Shortly after this procedure, the patient acutely developed fever, hypotension, and dyspnea. Blood pressure dropped to 80/45 mmHg, respiratory rate was 34 breaths per minute, and oxygen saturation was 89% while he was breathing ambient air. Biochemical analyses showed marked leukocytosis with neutrophilia (20,000/mm3, neutrophils 90%), elevated CRP (150 mg/L, normal values <6), and troponin T (78 ng/L, normal values <38). Blood and urine cultures were negative, and procalcitonin serum levels were normal. Electrocardiogram showed sinus tachycardia with T wave alterations. A transthoracic echocardiogram (TTE) revealed a severely depressed contractile function in both ventricles, with a left ventricle ejection fraction (LVEF) of 25%. A repeated whole-body computed tomography documented initial pulmonary edema but no remarkable findings in addition to the previously documented liver and spleen abnormalities. Heart catheterization revealed normal coronary anatomy without significant stenosis. Myocardial biopsy was not performed. A comprehensive search for autoantibodies and viral genome testing on blood and sputum were negative.
The patient was admitted to the intensive care unit and received intravenous dobutamine, furosemide, and non-invasive ventilation with continuous positive air pressure. Due to persistent hypotension refractory to positive inotropic agents, urgent positioning of an intra-aortic balloon pump (IABP) was required to maintain the cardiac output. However, during the following day, no signs of myocardial recovery were observed, and the severe biventricular dysfunction further worsened (LVEF < 20%).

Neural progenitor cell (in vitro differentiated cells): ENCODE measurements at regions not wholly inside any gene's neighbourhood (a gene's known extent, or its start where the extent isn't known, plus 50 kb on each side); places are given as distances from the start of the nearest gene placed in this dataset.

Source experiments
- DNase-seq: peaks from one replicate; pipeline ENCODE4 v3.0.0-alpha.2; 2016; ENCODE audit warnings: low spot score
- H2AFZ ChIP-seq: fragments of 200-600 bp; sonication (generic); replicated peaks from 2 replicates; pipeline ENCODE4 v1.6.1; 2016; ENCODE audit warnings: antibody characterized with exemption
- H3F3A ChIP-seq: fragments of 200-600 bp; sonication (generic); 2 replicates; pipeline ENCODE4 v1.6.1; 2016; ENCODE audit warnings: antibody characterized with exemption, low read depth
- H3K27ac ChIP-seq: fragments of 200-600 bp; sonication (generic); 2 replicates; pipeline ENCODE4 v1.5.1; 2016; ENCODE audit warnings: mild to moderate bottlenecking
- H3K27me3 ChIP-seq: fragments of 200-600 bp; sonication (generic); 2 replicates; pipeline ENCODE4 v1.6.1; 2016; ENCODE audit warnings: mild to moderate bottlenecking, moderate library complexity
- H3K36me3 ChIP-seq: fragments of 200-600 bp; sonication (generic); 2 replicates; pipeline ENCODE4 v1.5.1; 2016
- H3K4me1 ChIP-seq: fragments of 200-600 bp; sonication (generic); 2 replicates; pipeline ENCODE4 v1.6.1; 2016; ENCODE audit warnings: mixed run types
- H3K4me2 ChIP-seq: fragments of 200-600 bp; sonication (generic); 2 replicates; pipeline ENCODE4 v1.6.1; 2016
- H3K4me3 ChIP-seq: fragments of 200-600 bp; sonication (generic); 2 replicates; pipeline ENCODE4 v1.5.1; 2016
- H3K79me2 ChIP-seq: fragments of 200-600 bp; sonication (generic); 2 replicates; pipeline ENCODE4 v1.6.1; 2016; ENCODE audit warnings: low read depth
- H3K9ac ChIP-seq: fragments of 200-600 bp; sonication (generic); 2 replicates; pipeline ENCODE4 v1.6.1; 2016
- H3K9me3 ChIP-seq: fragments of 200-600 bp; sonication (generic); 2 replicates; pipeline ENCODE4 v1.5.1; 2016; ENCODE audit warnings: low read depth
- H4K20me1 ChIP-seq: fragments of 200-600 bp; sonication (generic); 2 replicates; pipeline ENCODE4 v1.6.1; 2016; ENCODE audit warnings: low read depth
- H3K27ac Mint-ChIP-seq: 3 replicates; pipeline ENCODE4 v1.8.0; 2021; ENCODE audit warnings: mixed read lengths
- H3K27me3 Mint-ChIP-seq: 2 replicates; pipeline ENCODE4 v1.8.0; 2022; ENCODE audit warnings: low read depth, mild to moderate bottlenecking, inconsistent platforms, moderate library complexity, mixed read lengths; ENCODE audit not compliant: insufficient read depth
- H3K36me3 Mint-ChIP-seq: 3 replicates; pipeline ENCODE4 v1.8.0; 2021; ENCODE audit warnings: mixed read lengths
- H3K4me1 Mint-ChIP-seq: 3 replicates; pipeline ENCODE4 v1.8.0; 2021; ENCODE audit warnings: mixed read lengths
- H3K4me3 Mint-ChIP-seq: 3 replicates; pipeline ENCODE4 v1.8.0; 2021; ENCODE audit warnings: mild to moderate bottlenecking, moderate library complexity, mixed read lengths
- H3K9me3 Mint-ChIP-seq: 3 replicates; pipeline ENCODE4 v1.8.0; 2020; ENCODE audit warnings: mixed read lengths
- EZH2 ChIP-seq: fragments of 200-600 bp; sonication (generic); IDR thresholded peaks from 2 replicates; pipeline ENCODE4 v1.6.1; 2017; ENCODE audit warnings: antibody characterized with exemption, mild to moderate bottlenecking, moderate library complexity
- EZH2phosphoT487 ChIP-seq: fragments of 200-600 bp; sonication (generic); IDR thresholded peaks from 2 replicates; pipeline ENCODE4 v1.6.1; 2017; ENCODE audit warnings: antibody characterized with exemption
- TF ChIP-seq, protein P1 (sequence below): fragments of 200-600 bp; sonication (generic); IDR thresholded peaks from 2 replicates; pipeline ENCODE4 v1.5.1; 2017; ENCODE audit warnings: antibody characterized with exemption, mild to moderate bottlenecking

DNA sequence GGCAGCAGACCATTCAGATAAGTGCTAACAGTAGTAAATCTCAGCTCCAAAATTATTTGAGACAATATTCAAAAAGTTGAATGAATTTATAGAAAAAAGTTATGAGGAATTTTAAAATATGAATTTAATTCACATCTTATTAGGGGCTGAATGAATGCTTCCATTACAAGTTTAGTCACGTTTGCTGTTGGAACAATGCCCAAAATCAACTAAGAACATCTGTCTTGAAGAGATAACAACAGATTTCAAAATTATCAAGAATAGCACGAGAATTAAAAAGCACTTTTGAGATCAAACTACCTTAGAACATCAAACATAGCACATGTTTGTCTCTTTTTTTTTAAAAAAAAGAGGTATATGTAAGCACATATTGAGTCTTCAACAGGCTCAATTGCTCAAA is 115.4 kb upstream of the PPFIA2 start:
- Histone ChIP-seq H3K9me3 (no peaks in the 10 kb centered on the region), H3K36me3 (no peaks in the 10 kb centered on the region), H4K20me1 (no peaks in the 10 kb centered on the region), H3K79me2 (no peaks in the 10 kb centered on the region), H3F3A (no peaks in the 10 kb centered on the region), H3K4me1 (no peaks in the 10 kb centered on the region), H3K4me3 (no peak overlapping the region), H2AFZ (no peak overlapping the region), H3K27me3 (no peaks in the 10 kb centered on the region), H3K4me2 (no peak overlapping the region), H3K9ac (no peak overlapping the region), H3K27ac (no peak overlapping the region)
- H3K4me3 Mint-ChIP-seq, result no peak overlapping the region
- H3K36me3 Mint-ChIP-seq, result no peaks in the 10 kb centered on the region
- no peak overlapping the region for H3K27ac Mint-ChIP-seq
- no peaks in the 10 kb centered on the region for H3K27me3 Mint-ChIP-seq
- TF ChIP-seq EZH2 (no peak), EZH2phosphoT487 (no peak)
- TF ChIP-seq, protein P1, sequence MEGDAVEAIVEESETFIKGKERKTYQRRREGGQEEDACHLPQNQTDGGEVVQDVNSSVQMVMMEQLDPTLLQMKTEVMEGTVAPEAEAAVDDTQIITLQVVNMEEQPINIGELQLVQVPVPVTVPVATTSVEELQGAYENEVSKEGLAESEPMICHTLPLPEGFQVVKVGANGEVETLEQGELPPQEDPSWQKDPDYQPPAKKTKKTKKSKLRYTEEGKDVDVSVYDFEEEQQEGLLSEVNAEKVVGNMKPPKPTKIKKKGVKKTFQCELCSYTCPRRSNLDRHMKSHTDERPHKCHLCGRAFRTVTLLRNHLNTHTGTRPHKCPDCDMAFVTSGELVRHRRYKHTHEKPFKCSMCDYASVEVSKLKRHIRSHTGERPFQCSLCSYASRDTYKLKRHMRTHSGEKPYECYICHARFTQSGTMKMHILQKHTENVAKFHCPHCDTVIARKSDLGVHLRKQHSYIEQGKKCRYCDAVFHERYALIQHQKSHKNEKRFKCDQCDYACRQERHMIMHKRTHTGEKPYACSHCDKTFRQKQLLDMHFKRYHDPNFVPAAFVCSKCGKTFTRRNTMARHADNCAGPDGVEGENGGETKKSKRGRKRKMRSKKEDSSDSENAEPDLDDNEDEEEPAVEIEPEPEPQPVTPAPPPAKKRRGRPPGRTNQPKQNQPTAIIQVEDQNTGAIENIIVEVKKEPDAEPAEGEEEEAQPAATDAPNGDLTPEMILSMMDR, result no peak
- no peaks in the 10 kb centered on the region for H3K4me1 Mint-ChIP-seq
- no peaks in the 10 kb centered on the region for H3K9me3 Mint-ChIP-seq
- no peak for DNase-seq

Fulminant myocarditis is an inflammatory disease of the myocardium leading to arrhythmia or rapidly progressive heart failure, often with a fatal outcome. Fulminant myocarditis can be caused by various infectious or exogenous agents, as well as immune-mediated conditions. Regardless of the initiating factor, the pathogenesis is characterized by a deregulated inflammatory response, leading to cardiac damage. This inflammation-mediated myocardial damage leads to contractile dysfunction, clinically manifested with heart failure. Recent studies indicate that the pro-inflammatory cytokine interleukin (IL)-1 is central to the development of cardiac inflammation in the pathogenesis of a broad spectrum of conditions. Mechanistically, during myocardial injury, dying myocardiocytes release various intracellular debris and mediators, including IL-1α, which are sensed by resident and infiltrating myeloid cells (1). Upon sensing of intracellular mediators, the myeloid inflammatory cells activate the “inflammasome,” an intracellular molecular complex responsible for the processing and release of active IL-1β (2–4). The release of IL-1β results in widespread inflammation (5, 6), leading to death of cardiomyocytes, progressive loss of viable contractile tissue, and development of cardiomyopathy and heart failure (7).